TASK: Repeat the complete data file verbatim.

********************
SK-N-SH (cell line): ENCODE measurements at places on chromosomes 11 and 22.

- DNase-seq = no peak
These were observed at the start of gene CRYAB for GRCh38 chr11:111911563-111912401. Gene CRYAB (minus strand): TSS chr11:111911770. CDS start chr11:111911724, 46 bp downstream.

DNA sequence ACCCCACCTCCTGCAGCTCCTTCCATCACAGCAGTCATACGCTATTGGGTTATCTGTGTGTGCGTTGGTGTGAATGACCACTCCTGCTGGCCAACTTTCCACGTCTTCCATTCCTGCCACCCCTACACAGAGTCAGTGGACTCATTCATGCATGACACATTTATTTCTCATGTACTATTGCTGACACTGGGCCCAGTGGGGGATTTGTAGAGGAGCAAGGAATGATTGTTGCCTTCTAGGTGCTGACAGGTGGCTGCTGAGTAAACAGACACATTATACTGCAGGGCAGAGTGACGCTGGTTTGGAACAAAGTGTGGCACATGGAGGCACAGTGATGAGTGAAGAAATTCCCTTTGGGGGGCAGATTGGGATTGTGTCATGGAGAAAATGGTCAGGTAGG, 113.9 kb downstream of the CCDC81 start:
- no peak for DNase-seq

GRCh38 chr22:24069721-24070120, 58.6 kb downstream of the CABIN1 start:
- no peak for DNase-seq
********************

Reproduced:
SK-N-SH (cell line): ENCODE measurements at places on chromosomes 11 and 22.

- DNase-seq = no peak
These were observed at the start of gene CRYAB for GRCh38 chr11:111911563-111912401. Gene CRYAB (minus strand): TSS chr11:111911770. CDS start chr11:111911724, 46 bp downstream.

DNA sequence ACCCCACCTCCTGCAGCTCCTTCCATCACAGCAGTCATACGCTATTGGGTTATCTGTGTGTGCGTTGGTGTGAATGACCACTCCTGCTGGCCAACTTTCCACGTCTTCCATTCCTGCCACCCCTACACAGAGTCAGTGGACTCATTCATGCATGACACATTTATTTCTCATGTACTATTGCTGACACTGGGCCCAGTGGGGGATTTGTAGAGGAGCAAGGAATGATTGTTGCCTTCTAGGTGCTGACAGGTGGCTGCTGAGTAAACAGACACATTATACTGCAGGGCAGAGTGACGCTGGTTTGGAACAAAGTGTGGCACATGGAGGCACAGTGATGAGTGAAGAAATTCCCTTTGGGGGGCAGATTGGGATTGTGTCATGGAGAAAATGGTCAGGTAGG, 113.9 kb downstream of the CCDC81 start:
- no peak for DNase-seq

GRCh38 chr22:24069721-24070120, 58.6 kb downstream of the CABIN1 start:
- no peak for DNase-seq